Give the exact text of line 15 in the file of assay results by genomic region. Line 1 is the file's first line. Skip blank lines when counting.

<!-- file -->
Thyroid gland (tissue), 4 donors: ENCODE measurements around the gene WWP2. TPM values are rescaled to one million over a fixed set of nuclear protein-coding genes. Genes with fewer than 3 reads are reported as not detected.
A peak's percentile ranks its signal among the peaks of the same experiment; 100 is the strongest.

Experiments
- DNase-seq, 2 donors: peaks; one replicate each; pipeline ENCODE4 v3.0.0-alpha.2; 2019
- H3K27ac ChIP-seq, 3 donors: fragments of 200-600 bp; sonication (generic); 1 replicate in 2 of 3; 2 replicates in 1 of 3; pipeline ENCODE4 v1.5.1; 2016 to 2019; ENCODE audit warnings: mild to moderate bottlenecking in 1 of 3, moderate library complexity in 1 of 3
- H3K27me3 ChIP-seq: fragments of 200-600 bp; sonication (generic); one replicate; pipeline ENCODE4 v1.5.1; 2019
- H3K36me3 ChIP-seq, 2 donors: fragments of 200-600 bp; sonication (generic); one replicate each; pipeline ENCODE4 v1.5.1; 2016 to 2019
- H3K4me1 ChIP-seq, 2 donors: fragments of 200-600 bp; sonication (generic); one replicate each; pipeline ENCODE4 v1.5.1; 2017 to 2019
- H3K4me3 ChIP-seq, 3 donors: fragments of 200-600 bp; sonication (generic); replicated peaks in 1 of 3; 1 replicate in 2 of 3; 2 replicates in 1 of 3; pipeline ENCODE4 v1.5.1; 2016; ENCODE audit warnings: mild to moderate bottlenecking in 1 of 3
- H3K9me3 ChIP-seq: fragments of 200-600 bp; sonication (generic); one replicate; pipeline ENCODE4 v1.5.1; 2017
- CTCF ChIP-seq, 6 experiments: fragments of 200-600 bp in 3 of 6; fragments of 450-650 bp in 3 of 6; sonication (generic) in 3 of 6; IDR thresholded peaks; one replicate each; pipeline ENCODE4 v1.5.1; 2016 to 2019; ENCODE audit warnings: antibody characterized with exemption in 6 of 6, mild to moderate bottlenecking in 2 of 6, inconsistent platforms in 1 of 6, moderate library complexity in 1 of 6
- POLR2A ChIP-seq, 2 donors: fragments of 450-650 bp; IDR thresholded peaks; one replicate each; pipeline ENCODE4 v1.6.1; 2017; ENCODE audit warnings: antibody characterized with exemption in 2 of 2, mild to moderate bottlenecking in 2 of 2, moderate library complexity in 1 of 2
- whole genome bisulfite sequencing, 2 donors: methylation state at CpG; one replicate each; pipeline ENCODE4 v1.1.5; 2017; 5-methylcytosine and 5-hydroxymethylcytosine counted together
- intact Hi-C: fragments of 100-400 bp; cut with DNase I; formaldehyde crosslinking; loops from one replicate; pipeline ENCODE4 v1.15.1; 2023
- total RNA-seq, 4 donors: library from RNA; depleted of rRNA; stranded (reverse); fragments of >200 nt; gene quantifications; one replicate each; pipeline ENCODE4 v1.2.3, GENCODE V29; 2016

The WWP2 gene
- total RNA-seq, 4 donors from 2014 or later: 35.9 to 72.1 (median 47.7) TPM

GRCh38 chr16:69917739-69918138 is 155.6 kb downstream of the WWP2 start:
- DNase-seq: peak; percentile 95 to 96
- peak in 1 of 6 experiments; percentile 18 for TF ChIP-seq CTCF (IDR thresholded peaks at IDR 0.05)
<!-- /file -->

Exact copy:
- total RNA-seq, 4 donors: library from RNA; depleted of rRNA; stranded (reverse); fragments of >200 nt; gene quantifications; one replicate each; pipeline ENCODE4 v1.2.3, GENCODE V29; 2016